“First and foremost, automation has to start with a complete look at your control architecture. Unless you have the right set of preventative controls you’re going to have more response and reaction. So, you’ve got to do that because that will then lower the number of things that you need to deal with, in other words, reduce the number of alerts.”

Harkins continues, “Even though you’ve reduced the potential for harm, you must recognize that you can’t eliminate all risk. You’ve simply cleared the clutter. Now you can start figuring out how to instrument your network, and then expand that instrumentation for additional coverage where your prevention capabilities don’t fully take a foothold.”

Atos’ Kiker stresses the need to have openness everywhere. “When we choose AI and other technologies they have to be open now. They have to provide APIs. They have to work together. This is a huge baseline that’s needed to start in automation. Not every technology is open.

“I think security is getting to openness,” agrees Demisto’s Bhargava, but he worries about interoperability and orchestration between automation and AI tools, ensuring they can work from a single policy playbook. “If you build a playbook, don’t lock the playbook within your silo. So, it’s like a lot of the environment where automation is being deployed, these playbooks are written in Python. Bad idea. Can you take Python script from one tool and run in another? No. Do it in exchangeable formats. For the industry, but especially for enterprises, openness should be part of the criteria — otherwise they are locked in.”

The Elephant in the Room

“AI is real. It’s here. It’s powerful technology. So let’s address the elephant in the room, which is AI,” said Cylance’s Harkins. “AI’s not going to solve world hunger today but when applied to tasks like identifying malware or automating tedious SOC jobs, it’s a very powerful tool.”

Don’t be left out, Harkins warns: “Companies that are not investing in AI are simply going to be left behind. Where we see AI really accelerating and providing value in the early days – because it is very much the early days of us using AI in cybersecurity – is around human augmentation.”

The right applications of AI won’t replace humans, Harkins says, but make the humans significantly more efficient and effective. “When we use AI like that, maybe the humans will be doing new roles in the SOC that they weren’t doing before – because they didn’t have time before. That is a really good thing. That is not a threatening thing. That is progress and that is what we need today.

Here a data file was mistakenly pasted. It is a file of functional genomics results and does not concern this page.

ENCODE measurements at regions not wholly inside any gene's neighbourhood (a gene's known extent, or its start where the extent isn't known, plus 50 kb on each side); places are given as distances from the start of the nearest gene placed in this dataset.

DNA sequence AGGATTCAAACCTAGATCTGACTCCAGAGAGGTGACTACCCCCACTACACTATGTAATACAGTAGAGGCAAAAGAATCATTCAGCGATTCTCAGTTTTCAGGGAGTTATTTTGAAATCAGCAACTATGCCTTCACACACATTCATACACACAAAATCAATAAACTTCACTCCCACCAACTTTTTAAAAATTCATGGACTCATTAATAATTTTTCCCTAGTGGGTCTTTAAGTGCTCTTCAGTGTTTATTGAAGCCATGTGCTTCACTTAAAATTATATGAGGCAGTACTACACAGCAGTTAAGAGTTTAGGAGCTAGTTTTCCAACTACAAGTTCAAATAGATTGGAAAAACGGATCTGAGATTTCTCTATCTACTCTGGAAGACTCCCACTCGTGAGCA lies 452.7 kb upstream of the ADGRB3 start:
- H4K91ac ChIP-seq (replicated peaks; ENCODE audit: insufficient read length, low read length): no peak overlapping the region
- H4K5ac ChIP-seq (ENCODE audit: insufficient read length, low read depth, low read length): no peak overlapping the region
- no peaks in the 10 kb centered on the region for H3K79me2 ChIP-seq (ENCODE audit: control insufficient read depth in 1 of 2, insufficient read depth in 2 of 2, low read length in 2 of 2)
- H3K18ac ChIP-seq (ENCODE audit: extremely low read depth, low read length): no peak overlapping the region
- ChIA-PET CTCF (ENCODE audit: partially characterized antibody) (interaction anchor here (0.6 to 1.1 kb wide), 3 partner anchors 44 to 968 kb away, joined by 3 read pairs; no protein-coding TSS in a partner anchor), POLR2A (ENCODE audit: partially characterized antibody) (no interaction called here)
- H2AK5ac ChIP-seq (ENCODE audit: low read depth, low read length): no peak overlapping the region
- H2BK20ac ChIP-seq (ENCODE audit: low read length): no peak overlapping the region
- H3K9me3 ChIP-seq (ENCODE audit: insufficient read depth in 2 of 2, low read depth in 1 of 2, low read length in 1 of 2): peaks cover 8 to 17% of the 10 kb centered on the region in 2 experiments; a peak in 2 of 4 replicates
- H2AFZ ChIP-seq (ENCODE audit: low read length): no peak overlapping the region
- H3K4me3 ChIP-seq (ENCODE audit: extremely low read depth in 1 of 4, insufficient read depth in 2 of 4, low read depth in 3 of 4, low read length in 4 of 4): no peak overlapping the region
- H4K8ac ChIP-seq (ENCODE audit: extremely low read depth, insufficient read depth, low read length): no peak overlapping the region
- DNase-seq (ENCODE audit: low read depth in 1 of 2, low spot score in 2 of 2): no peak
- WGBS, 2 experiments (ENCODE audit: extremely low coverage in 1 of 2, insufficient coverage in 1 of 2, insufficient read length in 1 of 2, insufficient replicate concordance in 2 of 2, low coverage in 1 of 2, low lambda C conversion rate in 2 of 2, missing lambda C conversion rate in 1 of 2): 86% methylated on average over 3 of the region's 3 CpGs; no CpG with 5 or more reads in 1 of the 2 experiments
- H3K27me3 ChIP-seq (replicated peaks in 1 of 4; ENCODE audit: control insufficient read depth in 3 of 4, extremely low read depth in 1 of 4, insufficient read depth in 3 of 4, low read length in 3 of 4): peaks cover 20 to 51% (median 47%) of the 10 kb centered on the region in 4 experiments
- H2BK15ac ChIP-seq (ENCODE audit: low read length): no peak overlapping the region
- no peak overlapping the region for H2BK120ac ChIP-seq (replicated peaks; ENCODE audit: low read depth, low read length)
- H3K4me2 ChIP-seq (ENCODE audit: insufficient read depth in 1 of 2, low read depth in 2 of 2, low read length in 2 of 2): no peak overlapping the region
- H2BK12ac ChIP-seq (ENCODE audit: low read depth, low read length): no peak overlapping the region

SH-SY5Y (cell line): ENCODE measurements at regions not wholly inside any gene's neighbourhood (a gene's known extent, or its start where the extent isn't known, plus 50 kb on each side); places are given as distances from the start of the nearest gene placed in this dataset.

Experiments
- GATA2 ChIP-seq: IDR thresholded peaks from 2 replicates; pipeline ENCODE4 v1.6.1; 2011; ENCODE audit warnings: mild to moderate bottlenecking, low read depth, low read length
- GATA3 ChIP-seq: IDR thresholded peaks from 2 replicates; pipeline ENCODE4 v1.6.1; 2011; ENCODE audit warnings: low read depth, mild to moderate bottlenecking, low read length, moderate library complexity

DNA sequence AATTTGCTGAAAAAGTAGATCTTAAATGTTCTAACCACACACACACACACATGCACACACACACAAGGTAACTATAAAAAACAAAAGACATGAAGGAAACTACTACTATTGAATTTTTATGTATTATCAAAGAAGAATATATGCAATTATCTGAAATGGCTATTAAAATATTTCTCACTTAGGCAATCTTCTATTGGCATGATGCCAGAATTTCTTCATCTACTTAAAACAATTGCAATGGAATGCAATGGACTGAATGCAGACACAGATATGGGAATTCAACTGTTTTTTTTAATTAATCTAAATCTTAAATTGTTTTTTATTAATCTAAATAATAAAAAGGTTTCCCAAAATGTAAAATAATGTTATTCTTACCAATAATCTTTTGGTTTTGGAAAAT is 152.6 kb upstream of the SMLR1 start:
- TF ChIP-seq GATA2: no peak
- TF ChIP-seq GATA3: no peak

Don’t underestimate the power of human augmentation, observed JASK’s Chief Technology Officer, J.J. Guy, citing Kasparov’s Law:

Weak human + machine + better process is superior to strong human + machine + inferior process.

“It took 20 years for IBM to develop Deep Blue’s chess-playing ability to where it could beat Gary Kasparov,” recalls Guy. “However, what emerged is that a mediocre chess player paired with Deep Blue was able to beat Gary Kasparov long before Deep Blue could do that by itself. A human using intuition and judgment, aided by the artificial intelligence, blew Gary Kasparov out of the water.

The goal of AI in cybersecurity isn’t to beat humans, but to help them, Bhargava adds. “You’re not trying to use AI to beat the smartest analyst in your SOC. That’s not the goal. But can you use the AI help and the automation help to get that baseline a little bit above so that the baseline work is done by these tools? Yes. You escalate the analyst and then you take that baseline above in the next year and then you move it up. So, this is how you make progress.”

Not Going to the Dogs

Bomb-detection dogs make the humans much more efficient at finding explosives because dogs have brains that can be trained, and possess olfactory sensors that people lack. Sure, dogs get occasionally distracted (squirrel!), and their canine brains don’t work the same way as human brains. That’s okay. Dogs don’t need to be like humans. They need to be good at being bomb-sniffing dogs – and therefore, augment human soldiers or security agents to be much more effective at detecting threats.

That’s the best use of AI to help scale the SOC. After all, dogs don’t know rules. They just know that something smells like something they’ve been trained to detect. Bark!